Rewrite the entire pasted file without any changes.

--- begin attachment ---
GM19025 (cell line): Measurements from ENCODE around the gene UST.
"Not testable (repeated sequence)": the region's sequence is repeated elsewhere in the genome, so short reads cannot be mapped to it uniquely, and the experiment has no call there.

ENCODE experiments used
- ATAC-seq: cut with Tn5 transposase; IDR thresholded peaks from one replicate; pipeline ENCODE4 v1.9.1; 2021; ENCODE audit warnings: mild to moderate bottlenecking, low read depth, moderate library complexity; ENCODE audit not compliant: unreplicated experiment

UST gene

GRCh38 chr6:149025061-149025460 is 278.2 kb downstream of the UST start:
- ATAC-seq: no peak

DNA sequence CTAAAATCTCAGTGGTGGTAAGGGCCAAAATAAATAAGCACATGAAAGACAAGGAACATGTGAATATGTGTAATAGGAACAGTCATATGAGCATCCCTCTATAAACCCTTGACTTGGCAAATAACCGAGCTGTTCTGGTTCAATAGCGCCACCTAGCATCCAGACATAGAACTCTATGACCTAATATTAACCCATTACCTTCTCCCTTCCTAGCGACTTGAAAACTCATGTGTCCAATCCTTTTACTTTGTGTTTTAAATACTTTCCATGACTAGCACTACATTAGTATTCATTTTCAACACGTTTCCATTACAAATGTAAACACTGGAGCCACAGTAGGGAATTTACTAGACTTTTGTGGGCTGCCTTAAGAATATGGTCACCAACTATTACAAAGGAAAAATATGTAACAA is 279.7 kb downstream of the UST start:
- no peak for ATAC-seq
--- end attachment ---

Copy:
GM19025 (cell line): Measurements from ENCODE around the gene UST.
"Not testable (repeated sequence)": the region's sequence is repeated elsewhere in the genome, so short reads cannot be mapped to it uniquely, and the experiment has no call there.

ENCODE experiments used
- ATAC-seq: cut with Tn5 transposase; IDR thresholded peaks from one replicate; pipeline ENCODE4 v1.9.1; 2021; ENCODE audit warnings: mild to moderate bottlenecking, low read depth, moderate library complexity; ENCODE audit not compliant: unreplicated experiment

UST gene

GRCh38 chr6:149025061-149025460 is 278.2 kb downstream of the UST start:
- ATAC-seq: no peak

DNA sequence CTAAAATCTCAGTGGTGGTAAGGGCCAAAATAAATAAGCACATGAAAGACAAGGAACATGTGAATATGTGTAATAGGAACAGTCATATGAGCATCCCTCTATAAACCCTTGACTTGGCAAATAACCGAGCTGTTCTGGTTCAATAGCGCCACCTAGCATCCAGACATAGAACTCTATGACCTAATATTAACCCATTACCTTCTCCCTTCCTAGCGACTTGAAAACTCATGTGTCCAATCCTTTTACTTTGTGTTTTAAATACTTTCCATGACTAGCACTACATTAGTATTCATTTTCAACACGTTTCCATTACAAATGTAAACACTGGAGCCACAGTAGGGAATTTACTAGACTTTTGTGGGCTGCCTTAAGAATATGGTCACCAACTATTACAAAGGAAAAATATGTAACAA is 279.7 kb downstream of the UST start:
- no peak for ATAC-seq